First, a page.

Who is a Mandatory Reporter of Child Abuse in Oregon?

Who is a Mandatory Child Abuse Reporter in Oregon?Oregon law requires adults in many professions to report child abuse. These “mandatory reporters” must make a report if they reasonably believe that a child has been abused, or that an adult has abused a child. But just who is a mandatory reporter? Some are obvious, such as police officers and doctors, who have been mandatory reporters since 1963, when Oregon passed its first mandatory reporting statute. Others are less obvious such as pharmacists. Some now seem obvious but were only added to the list in 2012, including coaches and the Boy Scouts.

By statute, “[a]ny public or private official having reasonable cause to believe that any child with whom the official comes in contact has suffered abuse or that any person with whom the official comes in contact has abused a child” must report the suspected abuse to law enforcement or the Oregon Department of Human Resources. Oregon Revised Statute 419B.010.

So mandatory reporters are “public or private officials.” What does that mean? It does not mean that all adults are mandatory reporters, although that is an option some other states have adopted. Oregon law considers doctors and nurses, teachers, coaches, clergy members, and lawyers to be some of the “public or private officials” who are mandatory reporters of child abuse. ORS 419B.005.

Mandatory Reporter Requirements

Here is the complete list of mandatory reporters of child abuse in Oregon. You are a mandatory reporter in Oregon if you are a:

(a) Physician, osteopathic physician, physician assistant, naturopathic physician, podiatric physician and surgeon, including any intern or resident.

(b) Dentist.

(c) School employee, including an employee of a higher education institution.

(d) Licensed practical nurse, registered nurse, nurse practitioner, nurse’s aide, home health aide or employee of an in-home health service.

(e) Employee of the Department of Human Services, Oregon Health Authority, Early Learning Division, Youth Development Council, Office of Child Care, the Oregon Youth Authority, a county health department, a community mental health program, a community developmental disabilities program, a county juvenile department, a licensed child-caring agency or an alcohol and drug treatment program.

(f) Peace officer.

(g) Psychologist.

(h) Member of the clergy.

(i) Regulated social worker.

(j) Optometrist.

(k) Chiropractor.

(l) Certified provider of foster care, or an employee thereof.

(m) Attorney.

(n) Licensed professional counselor.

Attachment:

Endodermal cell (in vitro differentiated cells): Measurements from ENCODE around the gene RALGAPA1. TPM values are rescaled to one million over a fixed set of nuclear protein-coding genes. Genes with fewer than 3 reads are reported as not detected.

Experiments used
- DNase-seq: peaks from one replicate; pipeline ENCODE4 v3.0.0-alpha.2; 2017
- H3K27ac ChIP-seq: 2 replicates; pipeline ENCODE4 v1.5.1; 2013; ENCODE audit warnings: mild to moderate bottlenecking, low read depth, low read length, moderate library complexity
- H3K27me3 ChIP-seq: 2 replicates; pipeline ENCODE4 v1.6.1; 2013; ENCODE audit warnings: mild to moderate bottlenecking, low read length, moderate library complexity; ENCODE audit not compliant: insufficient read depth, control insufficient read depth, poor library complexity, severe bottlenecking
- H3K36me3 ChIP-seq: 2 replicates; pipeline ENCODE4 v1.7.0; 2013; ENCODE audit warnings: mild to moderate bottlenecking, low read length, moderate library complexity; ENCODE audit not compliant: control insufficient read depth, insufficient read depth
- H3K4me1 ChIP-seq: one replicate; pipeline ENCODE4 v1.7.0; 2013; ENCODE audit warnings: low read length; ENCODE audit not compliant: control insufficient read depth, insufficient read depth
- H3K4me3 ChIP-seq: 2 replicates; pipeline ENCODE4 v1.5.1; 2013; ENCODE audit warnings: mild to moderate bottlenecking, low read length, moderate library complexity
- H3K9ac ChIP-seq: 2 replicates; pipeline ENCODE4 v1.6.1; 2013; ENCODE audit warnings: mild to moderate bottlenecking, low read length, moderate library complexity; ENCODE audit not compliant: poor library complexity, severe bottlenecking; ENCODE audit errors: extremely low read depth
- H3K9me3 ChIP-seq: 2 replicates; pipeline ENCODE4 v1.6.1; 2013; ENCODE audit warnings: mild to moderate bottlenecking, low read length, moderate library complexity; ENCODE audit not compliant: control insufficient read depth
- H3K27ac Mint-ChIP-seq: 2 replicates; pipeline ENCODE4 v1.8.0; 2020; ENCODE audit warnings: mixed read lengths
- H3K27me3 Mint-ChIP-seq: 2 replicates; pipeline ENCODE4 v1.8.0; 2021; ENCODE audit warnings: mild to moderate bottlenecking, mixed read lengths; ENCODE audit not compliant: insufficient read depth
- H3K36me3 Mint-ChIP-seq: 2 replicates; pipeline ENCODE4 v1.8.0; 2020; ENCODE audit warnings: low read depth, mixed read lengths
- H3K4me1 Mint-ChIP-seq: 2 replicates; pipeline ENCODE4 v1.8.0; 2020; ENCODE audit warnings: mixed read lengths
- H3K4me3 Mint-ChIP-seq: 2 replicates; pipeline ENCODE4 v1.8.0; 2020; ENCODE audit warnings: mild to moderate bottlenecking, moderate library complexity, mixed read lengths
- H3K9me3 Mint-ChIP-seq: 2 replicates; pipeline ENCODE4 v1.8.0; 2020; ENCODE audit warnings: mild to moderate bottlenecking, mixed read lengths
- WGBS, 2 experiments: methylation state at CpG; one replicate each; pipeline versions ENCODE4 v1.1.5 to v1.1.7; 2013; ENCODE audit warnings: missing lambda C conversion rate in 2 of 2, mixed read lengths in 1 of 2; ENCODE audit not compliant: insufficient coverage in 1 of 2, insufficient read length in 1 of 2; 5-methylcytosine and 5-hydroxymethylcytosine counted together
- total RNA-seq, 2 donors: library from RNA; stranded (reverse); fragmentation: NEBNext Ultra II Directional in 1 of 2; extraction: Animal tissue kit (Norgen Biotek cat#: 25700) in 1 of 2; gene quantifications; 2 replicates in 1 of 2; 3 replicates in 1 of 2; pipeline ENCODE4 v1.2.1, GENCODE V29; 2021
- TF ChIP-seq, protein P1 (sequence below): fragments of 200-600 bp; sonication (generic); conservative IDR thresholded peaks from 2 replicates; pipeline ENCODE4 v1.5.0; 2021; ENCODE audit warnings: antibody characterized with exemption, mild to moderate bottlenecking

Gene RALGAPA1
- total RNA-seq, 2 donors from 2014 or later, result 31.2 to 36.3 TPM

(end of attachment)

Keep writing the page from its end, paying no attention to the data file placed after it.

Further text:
(o) Licensed marriage and family therapist.

(p) Firefighter or emergency medical services provider.

(q) A court appointed special advocate, as defined in ORS 419A.004.

(r) A child care provider registered or certified under ORS 657A.030 and 657A.250 to 657A.450.

(s) Member of the Legislative Assembly.

(t) Physical, speech or occupational therapist.

(u) Audiologist.

(v) Speech-language pathologist.

(w) Employee of the Teacher Standards and Practices Commission directly involved in investigations or discipline by the commission.

(x) Pharmacist.

(y) An operator of a preschool recorded program under ORS 657A.255.

(z) An operator of a school-age recorded program under ORS 657A.257.

(aa) Employee of a private agency or organization facilitating the provision of respite services, as defined in ORS 418.205, for parents pursuant to a properly executed power of attorney under ORS 109.056.

(bb) Employee of a public or private organization providing child-related services or activities:

(A) Including but not limited to youth groups or centers, scout groups or camps, summer or day camps, survival camps or groups, centers or camps that are operated under the guidance, supervision or auspices of religious, public or private educational systems or community service organizations; and

(B) Excluding community-based, nonprofit organizations whose primary purpose is to provide confidential, direct services to victims of domestic violence, sexual assault, stalking or human trafficking.

(cc) A coach, assistant coach or trainer of an amateur, semiprofessional or professional athlete, if compensated and if the athlete is a child.

Knowing you are a mandatory reporter is just the first step. To learn more about the duties of a mandatory reporter, visit the Oregon Department of Human Resources website. But the most important thing to remember is that, if you reasonably believe a child is being abused, call the cops. That should be the rule we all follow, whether we are mandatory reporters or not.

Dumas and Vaughn Attorneys at Law has law offices in Portland, Oregon and serves clients in Oregon, Washington, Idaho, and other states.

newspaper templates - theme rewards